# How big is the friction force on the truck?

1. Mar 5, 2013

### chicagobears34

Calculating friction force on a truck on an incline?

1. The problem statement, all variables and given/known data
A 4200kg truck is parked on a 20 degree slope.
How big is the friction force on the truck? The coefficient of static friction between the tires and the road is 0.90.

2. Relevant equations
F=ma
Ff=mu*m*a

3. The attempt at a solution
Friction Force on the truck is (4200kg*9.81m/s^2 * .90) = 37081.8N
since it's on an incline I am supposed to do 37081.8 * sin20?
so the answer would be 12682.7N but that is wrong
I also tried doing 37081.8 * cos20 which is 34845.5N which is also wrong

Last edited: Mar 5, 2013
2. Mar 5, 2013

### lep11

Please post the whole problem statement.

3. Mar 5, 2013

### chicagobears34

sorry about that. I posted the whole problem now.

4. Mar 5, 2013

### lep11

Draw a free body diagram and the forces acting on the truck.

5. Mar 5, 2013

### Maiq

What you found is the max static friction meaning that you would need a force greater than that friction to move the truck. If you were to draw out a FBD and put the friction you had found in you'll see that it's greater than the gravity force acting on the truck down the incline. But you know that this can't be true since the truck is in equilibrium.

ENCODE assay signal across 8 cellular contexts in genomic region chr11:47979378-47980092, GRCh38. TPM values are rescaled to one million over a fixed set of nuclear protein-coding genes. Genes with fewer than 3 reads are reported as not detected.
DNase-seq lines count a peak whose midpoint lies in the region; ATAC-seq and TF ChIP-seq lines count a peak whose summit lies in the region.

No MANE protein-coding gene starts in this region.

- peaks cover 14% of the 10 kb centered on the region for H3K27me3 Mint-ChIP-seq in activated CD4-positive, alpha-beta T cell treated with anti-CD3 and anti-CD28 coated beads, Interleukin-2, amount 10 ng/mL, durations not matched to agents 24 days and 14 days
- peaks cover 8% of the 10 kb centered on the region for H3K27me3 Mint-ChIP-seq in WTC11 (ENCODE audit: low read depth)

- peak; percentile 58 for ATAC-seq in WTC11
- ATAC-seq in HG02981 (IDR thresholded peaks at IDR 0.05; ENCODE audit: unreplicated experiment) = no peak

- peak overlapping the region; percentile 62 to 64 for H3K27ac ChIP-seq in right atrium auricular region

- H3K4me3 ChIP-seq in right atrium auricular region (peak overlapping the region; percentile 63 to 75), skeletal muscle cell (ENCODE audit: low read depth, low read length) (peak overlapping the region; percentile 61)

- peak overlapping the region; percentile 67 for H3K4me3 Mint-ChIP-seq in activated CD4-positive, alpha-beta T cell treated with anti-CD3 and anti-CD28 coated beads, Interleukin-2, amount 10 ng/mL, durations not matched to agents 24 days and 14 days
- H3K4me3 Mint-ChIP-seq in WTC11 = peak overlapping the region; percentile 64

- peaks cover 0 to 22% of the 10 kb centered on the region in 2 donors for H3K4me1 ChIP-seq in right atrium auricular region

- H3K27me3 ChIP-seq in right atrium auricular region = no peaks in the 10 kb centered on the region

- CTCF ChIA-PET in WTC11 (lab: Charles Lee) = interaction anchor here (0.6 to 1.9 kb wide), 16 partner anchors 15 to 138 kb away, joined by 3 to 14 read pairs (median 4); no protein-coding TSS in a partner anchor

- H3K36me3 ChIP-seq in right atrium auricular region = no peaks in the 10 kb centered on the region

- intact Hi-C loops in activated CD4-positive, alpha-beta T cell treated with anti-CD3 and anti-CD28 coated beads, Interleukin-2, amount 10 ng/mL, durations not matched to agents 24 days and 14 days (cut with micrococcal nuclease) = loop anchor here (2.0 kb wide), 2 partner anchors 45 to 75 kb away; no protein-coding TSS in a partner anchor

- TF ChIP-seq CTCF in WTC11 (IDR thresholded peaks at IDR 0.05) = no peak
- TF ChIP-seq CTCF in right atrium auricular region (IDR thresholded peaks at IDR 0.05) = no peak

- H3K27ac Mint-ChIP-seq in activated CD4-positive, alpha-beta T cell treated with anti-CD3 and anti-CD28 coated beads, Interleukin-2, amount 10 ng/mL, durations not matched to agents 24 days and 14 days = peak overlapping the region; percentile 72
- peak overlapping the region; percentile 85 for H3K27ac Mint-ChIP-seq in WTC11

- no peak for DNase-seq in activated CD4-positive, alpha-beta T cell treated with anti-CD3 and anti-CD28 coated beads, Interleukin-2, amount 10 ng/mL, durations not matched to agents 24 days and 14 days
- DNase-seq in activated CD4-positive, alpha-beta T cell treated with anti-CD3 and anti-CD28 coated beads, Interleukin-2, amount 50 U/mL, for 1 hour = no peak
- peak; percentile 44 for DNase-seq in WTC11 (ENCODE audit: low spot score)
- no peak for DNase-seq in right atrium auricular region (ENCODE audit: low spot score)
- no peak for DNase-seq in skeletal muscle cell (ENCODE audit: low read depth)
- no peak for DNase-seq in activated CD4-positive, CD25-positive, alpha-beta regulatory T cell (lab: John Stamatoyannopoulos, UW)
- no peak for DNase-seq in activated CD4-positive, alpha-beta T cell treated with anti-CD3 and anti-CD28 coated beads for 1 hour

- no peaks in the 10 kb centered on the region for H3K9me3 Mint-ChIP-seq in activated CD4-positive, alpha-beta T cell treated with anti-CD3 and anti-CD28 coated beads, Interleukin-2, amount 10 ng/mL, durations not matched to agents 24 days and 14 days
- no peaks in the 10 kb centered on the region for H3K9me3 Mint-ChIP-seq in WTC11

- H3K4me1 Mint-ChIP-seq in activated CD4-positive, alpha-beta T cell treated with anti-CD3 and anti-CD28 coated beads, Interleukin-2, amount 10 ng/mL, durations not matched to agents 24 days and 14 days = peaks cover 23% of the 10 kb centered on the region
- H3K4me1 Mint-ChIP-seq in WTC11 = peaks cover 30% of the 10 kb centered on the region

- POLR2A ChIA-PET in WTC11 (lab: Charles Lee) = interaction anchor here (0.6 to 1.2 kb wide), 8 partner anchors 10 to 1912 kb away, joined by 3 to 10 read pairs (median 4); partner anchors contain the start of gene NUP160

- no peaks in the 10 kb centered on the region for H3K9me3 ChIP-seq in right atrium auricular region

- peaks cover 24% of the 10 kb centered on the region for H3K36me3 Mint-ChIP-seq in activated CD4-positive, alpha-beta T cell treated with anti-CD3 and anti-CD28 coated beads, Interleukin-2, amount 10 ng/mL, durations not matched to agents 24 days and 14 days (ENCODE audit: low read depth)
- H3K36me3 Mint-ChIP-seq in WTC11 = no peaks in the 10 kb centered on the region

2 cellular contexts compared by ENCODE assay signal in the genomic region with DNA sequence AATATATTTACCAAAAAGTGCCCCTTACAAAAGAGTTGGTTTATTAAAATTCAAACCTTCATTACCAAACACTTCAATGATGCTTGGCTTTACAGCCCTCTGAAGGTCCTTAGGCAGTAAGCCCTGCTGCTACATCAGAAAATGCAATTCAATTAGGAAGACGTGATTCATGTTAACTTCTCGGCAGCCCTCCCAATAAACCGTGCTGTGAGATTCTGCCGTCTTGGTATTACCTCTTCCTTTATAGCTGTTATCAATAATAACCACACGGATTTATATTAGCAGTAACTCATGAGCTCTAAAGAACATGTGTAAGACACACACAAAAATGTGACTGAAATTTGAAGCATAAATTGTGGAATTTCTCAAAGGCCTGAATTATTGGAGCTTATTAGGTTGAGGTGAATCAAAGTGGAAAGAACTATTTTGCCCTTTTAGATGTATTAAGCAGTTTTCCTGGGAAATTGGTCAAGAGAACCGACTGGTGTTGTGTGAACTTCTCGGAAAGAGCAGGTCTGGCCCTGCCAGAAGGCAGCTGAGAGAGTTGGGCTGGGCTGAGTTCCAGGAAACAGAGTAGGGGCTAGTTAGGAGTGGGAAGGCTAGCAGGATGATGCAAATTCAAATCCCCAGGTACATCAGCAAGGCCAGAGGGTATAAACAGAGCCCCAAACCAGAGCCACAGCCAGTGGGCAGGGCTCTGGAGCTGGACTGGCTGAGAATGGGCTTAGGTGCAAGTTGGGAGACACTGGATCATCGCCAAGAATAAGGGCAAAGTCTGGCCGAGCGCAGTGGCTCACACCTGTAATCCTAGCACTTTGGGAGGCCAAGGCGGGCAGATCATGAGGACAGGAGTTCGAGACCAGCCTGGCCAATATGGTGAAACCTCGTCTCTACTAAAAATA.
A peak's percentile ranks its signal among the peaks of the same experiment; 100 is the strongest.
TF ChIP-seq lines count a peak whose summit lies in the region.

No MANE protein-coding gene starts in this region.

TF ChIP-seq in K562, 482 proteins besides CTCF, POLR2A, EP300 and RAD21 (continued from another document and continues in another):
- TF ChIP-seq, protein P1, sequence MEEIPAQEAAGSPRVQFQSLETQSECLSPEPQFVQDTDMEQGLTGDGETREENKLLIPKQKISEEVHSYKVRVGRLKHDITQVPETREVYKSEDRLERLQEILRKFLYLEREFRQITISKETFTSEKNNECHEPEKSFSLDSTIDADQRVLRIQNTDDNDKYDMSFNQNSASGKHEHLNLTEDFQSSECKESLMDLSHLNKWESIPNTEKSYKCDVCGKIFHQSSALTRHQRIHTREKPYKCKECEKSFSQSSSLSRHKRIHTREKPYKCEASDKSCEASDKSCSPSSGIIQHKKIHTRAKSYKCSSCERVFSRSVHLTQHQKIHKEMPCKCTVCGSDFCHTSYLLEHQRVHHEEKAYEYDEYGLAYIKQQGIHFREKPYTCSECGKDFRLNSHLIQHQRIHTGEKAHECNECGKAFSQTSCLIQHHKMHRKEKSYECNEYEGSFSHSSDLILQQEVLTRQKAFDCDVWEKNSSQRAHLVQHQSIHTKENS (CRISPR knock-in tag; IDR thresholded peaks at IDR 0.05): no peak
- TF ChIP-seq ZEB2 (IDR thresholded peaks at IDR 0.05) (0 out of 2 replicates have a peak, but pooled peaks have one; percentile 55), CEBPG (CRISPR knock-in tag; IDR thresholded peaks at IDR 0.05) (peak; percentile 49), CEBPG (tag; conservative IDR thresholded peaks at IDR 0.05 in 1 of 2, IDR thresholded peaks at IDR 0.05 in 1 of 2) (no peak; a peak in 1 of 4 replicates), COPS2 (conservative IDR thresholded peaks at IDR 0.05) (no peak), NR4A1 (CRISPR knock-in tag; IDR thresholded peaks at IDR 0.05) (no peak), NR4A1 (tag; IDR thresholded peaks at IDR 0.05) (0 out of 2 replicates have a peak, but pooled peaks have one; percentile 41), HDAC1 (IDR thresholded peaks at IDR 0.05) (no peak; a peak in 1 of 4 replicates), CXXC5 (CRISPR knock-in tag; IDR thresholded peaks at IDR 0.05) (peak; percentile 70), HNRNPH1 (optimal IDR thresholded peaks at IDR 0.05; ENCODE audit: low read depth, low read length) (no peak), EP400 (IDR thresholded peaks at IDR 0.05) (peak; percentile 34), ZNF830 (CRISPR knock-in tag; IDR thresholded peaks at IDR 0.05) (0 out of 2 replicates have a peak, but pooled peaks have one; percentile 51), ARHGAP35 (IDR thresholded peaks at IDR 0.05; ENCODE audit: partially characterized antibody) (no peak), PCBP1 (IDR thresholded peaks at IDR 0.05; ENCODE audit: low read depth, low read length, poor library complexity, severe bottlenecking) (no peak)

6. Mar 5, 2013

### chicagobears34

I did draw a FBD, but I really suck at physics. Wouldn't there just be a force going down on the truck which would be (4200*9.81)cos20? where would the friction point?
can you point me in the right direction?

7. Mar 5, 2013

### Maiq

No it would be sin20. Frictions always point against motion so it will be pointing opposite of the gravity force down the incline. Don't forget that a=0 either.

8. Mar 5, 2013

### chicagobears34

alright thanks a bunch Maiq. What was the point of the static coefficient in that problem?

9. Mar 5, 2013

### ehild

The static friction does not mean a definite magnitude. It is the force necessary to keep a body in rest, but it can not exceed (normal force) times (coefficient of static friction).

ehild

10. Mar 5, 2013

### Maiq

They probably put it in there to throw you off or maybe just to show what ehild said.